A publication for the faculty, staff, administrators, and friends of California State University, Chico
May 13, 2010 Volume 40 / Number 6


From the President's Desk

Defining Ourselves

This spring, the University witnessed some distressing events that have raised serious questions about campus safety and climate.

On Cesar Chavez Day, we saw many of our students parading around the campus flaunting alleged stereotypical Mexican dress and throwing down tequila shots eagerly provided by some of the neighborhood bars which opened early in the morning to encourage their drinking. The local media portrayed the University’s celebration of the memory of Chavez’ life and good works as an occasion for drunkenness and police arrests.

The Associated Students election was marred by the defacing of some of the campaign materials of one of the candidates, a Palestinian. His face was covered with a black “X” and a derogatory racial term was scrawled across the posters.

And, then, the current AS president was brutally assaulted while walking home late at night by a knife-wielding assailant who punctuated the attack with a string of racial slurs directed at the victim.

These events have been difficult for our community to experience, and perhaps even harder to understand. Although these events are apparently unconnected, they have raised questions about the relationship between race and violence, between insensitivity and intolerance, and have many of us wondering whether we are facing something especially ominous and ugly in our community. We acknowledge the existence of racist, sexist, and homophobic elements in our community, but we want to believe that these incidents, or any other expression of hate or malice, are exceptions to our identity, not the rule.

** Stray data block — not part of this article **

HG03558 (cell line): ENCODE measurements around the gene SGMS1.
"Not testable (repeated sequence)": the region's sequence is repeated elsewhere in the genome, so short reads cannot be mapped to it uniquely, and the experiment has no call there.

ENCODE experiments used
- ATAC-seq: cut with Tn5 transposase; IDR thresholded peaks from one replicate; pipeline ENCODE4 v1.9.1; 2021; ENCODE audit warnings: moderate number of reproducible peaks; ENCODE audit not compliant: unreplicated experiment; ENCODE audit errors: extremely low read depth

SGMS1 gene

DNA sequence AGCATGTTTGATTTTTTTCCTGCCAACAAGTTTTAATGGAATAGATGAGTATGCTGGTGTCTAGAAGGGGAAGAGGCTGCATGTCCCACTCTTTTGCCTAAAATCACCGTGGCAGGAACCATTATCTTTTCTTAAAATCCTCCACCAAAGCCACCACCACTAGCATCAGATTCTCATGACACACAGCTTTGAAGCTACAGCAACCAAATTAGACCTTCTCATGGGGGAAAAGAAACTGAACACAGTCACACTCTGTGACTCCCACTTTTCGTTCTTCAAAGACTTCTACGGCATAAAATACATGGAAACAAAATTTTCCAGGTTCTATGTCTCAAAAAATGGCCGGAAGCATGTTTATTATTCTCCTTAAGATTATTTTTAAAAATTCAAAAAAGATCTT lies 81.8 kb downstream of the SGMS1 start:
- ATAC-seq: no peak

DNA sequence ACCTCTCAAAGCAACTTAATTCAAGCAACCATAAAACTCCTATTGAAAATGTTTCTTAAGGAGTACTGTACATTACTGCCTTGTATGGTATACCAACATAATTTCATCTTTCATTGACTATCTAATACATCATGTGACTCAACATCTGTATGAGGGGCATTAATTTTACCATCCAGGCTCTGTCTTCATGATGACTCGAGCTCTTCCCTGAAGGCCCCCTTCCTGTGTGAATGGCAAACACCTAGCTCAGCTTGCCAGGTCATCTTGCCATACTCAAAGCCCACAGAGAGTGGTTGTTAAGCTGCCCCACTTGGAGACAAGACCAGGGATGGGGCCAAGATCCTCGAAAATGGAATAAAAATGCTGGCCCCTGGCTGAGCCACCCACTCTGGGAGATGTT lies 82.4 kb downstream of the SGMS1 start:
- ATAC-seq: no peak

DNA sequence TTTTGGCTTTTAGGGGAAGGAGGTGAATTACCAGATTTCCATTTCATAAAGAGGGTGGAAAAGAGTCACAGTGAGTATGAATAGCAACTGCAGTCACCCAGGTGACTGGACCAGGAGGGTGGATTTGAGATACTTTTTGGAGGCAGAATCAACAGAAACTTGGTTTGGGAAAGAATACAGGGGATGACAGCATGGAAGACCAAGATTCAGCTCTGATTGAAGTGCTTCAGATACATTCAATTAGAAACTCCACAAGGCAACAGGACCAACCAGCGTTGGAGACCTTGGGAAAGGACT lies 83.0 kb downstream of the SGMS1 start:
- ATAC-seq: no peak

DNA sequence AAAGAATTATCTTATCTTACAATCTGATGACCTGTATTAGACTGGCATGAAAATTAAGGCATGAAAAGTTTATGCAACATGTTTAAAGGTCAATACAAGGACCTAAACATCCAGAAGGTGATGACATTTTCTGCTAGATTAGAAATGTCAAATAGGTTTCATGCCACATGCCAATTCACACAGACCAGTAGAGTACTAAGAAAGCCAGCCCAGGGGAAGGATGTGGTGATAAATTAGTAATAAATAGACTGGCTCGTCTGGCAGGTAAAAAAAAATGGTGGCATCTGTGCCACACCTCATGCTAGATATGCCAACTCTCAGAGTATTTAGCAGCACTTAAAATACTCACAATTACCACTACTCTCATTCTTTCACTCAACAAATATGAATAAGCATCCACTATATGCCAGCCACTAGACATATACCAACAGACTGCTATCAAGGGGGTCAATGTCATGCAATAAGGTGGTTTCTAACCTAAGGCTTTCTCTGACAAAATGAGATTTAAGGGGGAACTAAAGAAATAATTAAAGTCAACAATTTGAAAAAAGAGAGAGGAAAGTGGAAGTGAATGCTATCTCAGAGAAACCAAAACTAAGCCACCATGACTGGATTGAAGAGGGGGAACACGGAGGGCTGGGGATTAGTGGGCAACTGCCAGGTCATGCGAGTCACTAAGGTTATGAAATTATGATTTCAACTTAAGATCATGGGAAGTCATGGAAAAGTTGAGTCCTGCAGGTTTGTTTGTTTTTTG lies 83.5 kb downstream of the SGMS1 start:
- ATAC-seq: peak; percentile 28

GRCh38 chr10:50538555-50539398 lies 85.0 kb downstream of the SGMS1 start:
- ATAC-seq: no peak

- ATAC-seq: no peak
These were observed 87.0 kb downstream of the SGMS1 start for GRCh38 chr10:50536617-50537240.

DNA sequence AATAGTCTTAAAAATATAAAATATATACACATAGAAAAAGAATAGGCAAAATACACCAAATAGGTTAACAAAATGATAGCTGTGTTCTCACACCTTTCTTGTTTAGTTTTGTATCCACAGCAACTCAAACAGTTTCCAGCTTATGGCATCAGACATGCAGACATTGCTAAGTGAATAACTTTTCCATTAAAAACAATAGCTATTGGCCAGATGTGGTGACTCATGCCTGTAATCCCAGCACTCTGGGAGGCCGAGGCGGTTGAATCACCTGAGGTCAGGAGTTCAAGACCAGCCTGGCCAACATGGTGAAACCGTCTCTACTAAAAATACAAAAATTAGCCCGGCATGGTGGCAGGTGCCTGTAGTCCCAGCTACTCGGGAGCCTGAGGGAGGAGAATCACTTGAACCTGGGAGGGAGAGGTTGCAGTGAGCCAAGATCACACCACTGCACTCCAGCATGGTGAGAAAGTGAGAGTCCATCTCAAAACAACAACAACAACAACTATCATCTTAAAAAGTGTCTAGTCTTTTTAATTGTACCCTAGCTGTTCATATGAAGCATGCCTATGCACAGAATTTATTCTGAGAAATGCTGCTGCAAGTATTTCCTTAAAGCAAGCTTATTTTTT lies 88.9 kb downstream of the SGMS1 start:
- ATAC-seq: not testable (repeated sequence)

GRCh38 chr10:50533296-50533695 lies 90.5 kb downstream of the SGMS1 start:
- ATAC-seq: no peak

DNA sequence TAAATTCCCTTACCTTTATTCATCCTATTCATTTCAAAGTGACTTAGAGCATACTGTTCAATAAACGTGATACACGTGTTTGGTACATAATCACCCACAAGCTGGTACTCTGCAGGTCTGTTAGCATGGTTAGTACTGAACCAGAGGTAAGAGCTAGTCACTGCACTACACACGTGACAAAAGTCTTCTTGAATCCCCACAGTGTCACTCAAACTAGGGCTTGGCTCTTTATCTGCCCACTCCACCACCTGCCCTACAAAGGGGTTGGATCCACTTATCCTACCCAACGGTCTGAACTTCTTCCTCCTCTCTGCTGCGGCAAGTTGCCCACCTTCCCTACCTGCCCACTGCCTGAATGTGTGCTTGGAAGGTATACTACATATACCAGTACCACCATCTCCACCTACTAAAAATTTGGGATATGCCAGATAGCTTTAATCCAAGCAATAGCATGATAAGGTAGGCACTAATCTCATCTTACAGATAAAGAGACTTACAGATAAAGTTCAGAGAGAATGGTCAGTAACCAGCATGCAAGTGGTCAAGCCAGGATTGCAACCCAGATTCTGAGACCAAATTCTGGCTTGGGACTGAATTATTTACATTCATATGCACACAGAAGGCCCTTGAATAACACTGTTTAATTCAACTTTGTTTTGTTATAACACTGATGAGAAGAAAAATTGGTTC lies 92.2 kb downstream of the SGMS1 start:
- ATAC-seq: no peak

What is clear, though, is that our University and city communities responded quickly to these events, condemning them and affirming that we would not be defined by them. Students of color, especially, led this effort, culminating in a rally for the values that should connect and unite us, rather than simply railing against the behaviors and attitudes that can divide and anger us.

The message was the right one. Yes, we are angry and hurt. And we should be. But we should not be consumed or captured by the anger we feel. We should not be deterred or distracted from the task of community building by the hurt we feel.

We need to respond coolly and clearly, and therefore, effectively. We need to demonstrate reason and resolve and to move forward with unambiguous messages about our expectations for all those who live, work, study and visit here.

One of these responses is the newly announced diversity action plan, which I commissioned a group of our colleagues to develop about a year ago. We now have the draft of their work, and it is available for comment and feedback at the Office of Diversity Web site. The title of this plan is “To Form a More Inclusive Learning Community,” and it reflects one of the key statements in the University’s Strategic Plan, namely, “we pursue diversity not just as an idea to embrace, but as a community to form.”

The arrival of this plan could not be more timely given this spring’s unsettling events.

There is much to like in the plan, even as a draft, and I look forward to talking about it as the University moves towards its adoption and implementation. But there is an aspect of the report that is particularly germane to how our campus is responding to the events that have keyed this column: it is a profoundly optimistic and uplifting report.

It eschews rhetoric and speaks to the values that enable us to succeed as a learning community. Most assuredly, these include reason and respect: the former compelling us to face prejudice and to reveal its flawed bases, the latter emphasizing the dignity of all persons and the importance of civil discourse on even the most difficult matters.

Yes, race, class, and gender issues are among the most divisive and contentious in our society. But they cannot be resolved through drive-by debates characterized by screaming and loathing or a hyper-partisan political prism where scoring points with one’s narrow political base is more important than solving problems through compromise and dialogue.

The message in the diversity plan, as it was at the student-organized rally for respect and tolerance, is that we can choose the kind of community we wish to be—and that we must build it together. This is a message of shared responsibility and destiny.

It is an invitation to be engaged in an effort to strengthen our identity and performance as a vital and esteemed learning community. I look forward to the conversations we will have, and the actions we will take, to achieve further the goals of distinction and inclusivity for our University.

Paul J. Zingg, President